Valentine’s Day comes with mixed emotions for me, as it is also the day I was diagnosed with gastroparesis, and, so, my thoughts and attention naturally turn to my own struggle rather than toward my loved ones, whom I sometimes forget live with this illness, too. But this February 14, I would like to focus on the true meaning of the day and offer a love letter of sorts to those who hold such meaning in my life and who patiently endure despite the hardships. To my loved ones, I wish for you…
…to know and genuinely feel the love and appreciation I have for you. I value you above all others, and despite my sometimes-harsh words, raw emotions, unreasonable expectations and demands and temper tantrums to the contrary, you have never once disappointed me in any noteworthy way. You are the constants who add stability and meaning to my life, the ones I know I can count on, regardless of circumstances, no matter how difficult my days.
…to grasp how special, how exceptional you are for finding the strength to withstand the cruel realities of this illness, to persist despite the horrors of gastroparesis which affect everyone in my life, but you far more than any others. You bear physical, emotional, financial and spiritual burdens which directly flow from my diagnosis and which cannot be ignored but must be daily addressed. You are meaningfully and significantly impacted by my poor state of health; yet, rather than abandon, neglect or disregard me, you exert endless effort to include, forgive and accommodate me, and fully believe your lives are better with my presence than without. Many times, and in many instances, you have sacrificed material possessions, leisure activities, luscious meals, free time and emotional peace because your love for and commitment to me outweighs your focus on “self.”
…to live free from guilt and with a focus, if only for brief spells, on your own well-being and happiness. You are brave and kind for silently and patiently enduring the limitations placed upon me and upon you because of this illness. And though I am the one who must deal with the symptoms of this disease, you are impacted as well. You do your best to hide and downplay it, but I see the guilt and sorrow which haunt you when you choose to engage without me in celebrations, family gatherings and school happenings, or, on the other hand, when you forgo those events because you are needed at home or do not wish to leave me alone. In truth, in my heart, and despite my sometimes selfishly voiced objections, it is my hope that you pursue the activities and endeavors which bring you joy, even if those pursuits do not include me. You have lives, dreams and goals of your own, and you have already forfeited so many of these for my benefit. I want you to live the most “normal” lives possible without fear I will feel abandoned or excluded and without regret that you somehow “missed out” on opportunities.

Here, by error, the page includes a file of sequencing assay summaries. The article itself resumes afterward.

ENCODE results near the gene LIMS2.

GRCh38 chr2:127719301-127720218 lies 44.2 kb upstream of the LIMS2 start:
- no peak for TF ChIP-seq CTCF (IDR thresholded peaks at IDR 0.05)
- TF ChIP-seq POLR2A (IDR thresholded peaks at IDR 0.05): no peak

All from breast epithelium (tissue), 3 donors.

…peace in your hearts and contentment in your souls. It is difficult to endure adversity, and it is almost never welcome, but you must be at joyful, as am I, regardless of current circumstances. Serenity comes from inside and from knowing there is something beyond our current state, a purpose for our existence, an ultimate plan for our being – and it is possible to rest in that knowledge.
…to hope beyond hope and dream beyond what is rational that, one day, we will live free from the punishing effects of this illness, that there will be a cure, or a remission, or merely a more effective treatment, which allows us to once again participate in long abandoned endeavors and which frees our lives from the burdens so cruelly imposed upon us. And short of this, I wish you joy in the times we have together and certainty of knowledge that I am grateful for each moment spent with you, even when I fail to express this.
What we have endured together has strengthened us, sealed our commitment and united us for eternity. You are my one wish come true, all that I value and all that I love, happiness, contentment, fulfillment and delight. You have made my life worth living and, despite the hardships, the sorrows and the ever-increasing difficulties, I would trade this life for no other.
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